Note: This advice is given by the CAP Executive about non-broadcast advertising. It does not constitute legal advice. It does not bind CAP, CAP advisory panels or the Advertising Standards Authority.

The Betting and Gaming section of the Code does not deal specifically with bookmakers or betting tipsters. The ASA receives many complaints about the latter category and, because the problem was becoming so widespread, CAP has issued guidance to the industry in the form of a formal Advertising Guidance note. Complaints about betting tipsters are usually about whether the advertiser has predicted the winners they claim, whether they have exaggerated the level of winnings and whether they have selected either the period or the horses to give themselves an artificial advantage. Here are some ways of ensuring your claims are sufficiently well-supported.

Don’t imply that past winnings are indicative

A press ad stating "Over £2800* profit in just a couple of weeks” was ruled against after the advertisers were unable to substantiate that this amount was indicative of the usual winnings that following their tips would yield (Isiris Racing Services, 13 August 2014). Although they could substantiate that they had made profits over this period, they were found to have chosen the specific winning period in order to artificially inflate their apparent winnings, and the complaint was upheld. While advertisers are entitled to refer to their past successes, they should ensure such claims are fully substantiated and should avoid implying that these successes are typical or indicative.

Don’t imply that success is guaranteed

Betting tipsters should quote after-tax figures and should not state or imply that success is “guaranteed” (Streetwise Publications Ltd, 17 December 2014). Marketers should not claim players will be so successful that they can forge a long-term profit by using the betting system (Ian Bailey Racing, 19 December 2012). They should also avoid claiming that their forecasts are very likely or certain to win, or that their service is very likely to turn a profit. Therefore referring to tipster services as a "serious investment opportunity" or similar is very likely to be considered problematic (Isiris Racing Services, 20 June 2012).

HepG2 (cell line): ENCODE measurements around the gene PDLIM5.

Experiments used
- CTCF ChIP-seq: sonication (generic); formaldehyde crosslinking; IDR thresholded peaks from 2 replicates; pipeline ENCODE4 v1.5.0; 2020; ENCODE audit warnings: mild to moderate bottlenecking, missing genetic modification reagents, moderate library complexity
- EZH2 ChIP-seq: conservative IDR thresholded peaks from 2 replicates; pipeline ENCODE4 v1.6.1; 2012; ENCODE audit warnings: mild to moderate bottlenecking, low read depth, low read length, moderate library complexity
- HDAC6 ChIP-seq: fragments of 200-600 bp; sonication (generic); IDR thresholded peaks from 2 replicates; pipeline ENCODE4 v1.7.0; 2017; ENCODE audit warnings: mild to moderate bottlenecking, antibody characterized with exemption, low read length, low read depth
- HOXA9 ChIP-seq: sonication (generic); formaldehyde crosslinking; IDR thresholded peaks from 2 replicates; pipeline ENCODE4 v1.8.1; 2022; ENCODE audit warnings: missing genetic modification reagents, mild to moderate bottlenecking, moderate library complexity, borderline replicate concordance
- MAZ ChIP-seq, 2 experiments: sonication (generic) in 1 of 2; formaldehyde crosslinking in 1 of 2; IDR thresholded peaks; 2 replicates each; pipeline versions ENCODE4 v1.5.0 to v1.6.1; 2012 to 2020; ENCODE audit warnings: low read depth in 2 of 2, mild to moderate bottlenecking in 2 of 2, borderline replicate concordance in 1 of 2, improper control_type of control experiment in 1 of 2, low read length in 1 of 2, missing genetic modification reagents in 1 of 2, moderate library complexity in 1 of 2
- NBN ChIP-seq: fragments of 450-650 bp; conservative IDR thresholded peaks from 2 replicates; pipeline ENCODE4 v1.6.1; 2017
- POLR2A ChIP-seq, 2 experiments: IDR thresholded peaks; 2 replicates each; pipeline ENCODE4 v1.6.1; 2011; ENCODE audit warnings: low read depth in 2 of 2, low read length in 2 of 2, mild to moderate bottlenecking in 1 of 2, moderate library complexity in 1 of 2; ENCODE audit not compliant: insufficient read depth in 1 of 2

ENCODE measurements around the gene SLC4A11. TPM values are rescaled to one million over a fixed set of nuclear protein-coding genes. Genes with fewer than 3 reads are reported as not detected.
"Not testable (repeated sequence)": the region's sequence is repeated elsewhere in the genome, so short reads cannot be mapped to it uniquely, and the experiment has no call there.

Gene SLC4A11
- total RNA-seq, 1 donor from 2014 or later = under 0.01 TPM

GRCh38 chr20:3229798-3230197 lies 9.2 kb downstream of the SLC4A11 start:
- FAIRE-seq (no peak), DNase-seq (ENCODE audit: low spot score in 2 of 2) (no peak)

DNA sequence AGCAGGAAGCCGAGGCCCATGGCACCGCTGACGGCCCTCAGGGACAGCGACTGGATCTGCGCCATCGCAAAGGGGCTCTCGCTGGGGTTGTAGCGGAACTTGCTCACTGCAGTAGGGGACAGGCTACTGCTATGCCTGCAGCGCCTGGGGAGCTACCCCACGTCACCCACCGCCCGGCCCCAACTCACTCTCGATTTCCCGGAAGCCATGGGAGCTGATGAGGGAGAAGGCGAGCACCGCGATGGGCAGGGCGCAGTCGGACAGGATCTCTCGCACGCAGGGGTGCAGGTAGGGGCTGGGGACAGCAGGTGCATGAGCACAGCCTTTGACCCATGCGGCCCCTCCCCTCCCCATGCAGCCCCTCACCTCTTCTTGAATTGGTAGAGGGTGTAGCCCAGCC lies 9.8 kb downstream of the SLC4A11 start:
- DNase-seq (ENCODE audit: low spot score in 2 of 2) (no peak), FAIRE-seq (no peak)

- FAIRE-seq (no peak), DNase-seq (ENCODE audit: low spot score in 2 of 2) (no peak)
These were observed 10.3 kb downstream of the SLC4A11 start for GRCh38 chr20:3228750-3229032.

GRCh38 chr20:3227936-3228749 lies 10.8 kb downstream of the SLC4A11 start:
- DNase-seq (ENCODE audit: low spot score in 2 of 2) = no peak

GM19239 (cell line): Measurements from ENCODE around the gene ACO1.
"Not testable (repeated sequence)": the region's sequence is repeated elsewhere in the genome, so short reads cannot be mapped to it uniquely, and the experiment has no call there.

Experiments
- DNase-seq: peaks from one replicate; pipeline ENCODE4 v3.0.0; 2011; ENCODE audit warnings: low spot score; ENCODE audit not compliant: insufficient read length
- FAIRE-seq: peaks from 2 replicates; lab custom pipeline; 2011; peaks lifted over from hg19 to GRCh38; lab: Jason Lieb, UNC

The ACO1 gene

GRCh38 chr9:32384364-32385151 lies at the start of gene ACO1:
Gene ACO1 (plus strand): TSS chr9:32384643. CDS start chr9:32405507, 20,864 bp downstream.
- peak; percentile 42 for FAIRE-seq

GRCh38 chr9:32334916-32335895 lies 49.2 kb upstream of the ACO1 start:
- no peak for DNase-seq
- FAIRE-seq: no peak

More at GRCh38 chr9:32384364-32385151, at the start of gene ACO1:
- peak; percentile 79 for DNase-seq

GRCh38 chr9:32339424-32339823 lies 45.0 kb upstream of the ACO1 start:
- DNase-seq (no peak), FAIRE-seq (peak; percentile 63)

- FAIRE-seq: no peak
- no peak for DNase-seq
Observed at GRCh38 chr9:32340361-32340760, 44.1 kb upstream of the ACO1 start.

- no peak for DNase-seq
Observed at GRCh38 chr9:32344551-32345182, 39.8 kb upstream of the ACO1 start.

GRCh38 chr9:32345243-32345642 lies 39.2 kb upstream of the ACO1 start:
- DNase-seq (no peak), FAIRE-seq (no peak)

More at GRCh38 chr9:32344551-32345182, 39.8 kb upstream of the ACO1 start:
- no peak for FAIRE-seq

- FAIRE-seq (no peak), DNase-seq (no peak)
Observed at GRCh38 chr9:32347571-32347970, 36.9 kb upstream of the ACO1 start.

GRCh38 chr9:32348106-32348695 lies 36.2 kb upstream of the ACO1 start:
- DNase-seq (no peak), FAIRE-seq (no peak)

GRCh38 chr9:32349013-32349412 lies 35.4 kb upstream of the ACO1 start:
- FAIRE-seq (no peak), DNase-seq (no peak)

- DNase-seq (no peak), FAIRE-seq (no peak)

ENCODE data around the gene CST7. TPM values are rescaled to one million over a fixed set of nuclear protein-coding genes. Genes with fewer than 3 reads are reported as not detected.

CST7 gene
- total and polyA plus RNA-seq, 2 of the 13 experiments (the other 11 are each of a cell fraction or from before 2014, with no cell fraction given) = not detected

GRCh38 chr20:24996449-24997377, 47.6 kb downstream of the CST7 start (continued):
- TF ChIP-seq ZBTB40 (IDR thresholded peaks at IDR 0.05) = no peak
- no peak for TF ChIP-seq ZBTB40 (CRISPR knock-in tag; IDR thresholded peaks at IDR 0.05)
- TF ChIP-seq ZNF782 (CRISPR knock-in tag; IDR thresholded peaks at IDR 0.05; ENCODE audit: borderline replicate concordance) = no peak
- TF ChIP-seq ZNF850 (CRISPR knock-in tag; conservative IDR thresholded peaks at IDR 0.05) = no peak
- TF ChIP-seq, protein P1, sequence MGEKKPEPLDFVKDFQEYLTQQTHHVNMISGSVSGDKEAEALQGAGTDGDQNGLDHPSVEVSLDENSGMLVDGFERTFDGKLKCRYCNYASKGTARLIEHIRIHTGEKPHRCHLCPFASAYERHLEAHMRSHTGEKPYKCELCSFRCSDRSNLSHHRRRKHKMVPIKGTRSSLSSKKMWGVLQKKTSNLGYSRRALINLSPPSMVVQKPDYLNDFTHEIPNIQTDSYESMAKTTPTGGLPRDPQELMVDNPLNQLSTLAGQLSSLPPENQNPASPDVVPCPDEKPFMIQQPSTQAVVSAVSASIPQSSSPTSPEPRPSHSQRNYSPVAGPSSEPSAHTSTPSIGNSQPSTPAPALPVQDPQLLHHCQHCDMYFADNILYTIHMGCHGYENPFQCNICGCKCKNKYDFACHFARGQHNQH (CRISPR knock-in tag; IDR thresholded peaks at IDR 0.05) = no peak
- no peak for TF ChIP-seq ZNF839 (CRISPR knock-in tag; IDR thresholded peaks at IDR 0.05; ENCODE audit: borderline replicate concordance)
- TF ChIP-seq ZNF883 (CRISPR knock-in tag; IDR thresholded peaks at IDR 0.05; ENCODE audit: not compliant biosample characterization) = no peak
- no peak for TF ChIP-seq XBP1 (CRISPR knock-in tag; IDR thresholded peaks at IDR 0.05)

Only refer to previous wins that you’ve registered with an independent body

Betting tipsters who want to claim either that they have predicted winners in the past or that they have returned a profit for their clients over a stated period must “proof” their advice with an independent body. That means they should register the recommended bet with a demonstrably independent body before the race so its accuracy can be confirmed after the race. Incomplete proofing information, even when a recommendation has been registered with a suitable independent body, would not be considered acceptable (Isiris Racing Services, 10 June 2015).

Where a publisher could benefit from a marketer’s advertising revenue, there is a risk that they wouldn’t be considered sufficiently independent. However, the ASA has previously accepted records of ‘proofing’ e-mails submitted to the Racing Post before each race, which were submitted alongside screenshots of the relevant bookies’ websites confirming the availability of the relevant bets (Peter Naughton, 3 July 2013). On these grounds, the ASA ruled that they held sufficient documentation to verify past predictions. Well-known and reputable accounting firms (but not individual accountants) or solicitors may also be acceptable (Tommo Racing, 12 March 2014).

Make sure odds are available for a significant amount of time after they’ve been tipped

Since odds can often change in the run-up before a race, tipsters should make sure they can demonstrate that the odds their selections were tipped at remained available for a significant amount of time after the tips became available. This should be long enough for consumers to have a reasonable opportunity to back the selections at these odds. After receiving a complaint that a consumer wasn’t able to place a bet at the tipster’s advertised odds, despite the fact they called as soon as the tip became available, the ASA ruled that a betting tipster was unable to prove that their promoted odds were available long enough for consumers to place bets and achieve a profit (Isiris Racing Services, 1 May 2013). In another investigation, the ASA established that the ‘starting price’ odds available when the races began were less favourable than the tipped price odds recommended to consumers (Isiris Racing Services, 25 November 2015). Because they couldn’t demonstrate that consumers had the chance to bet at these odds, the complaint was upheld.

Be responsible

Since the use of tipster services involves financial risk, marketers should avoid presenting their products as easy solution to financial concerns or playing on consumers’ fears. An ad that referred the global credit crunch and the threats associated with economic recession was found to breach the Code on these grounds (Premier, 21 August 2013). Advertisers should take care to ensure that their services are always promoted in a socially responsible manner.

Updated 07/04/16

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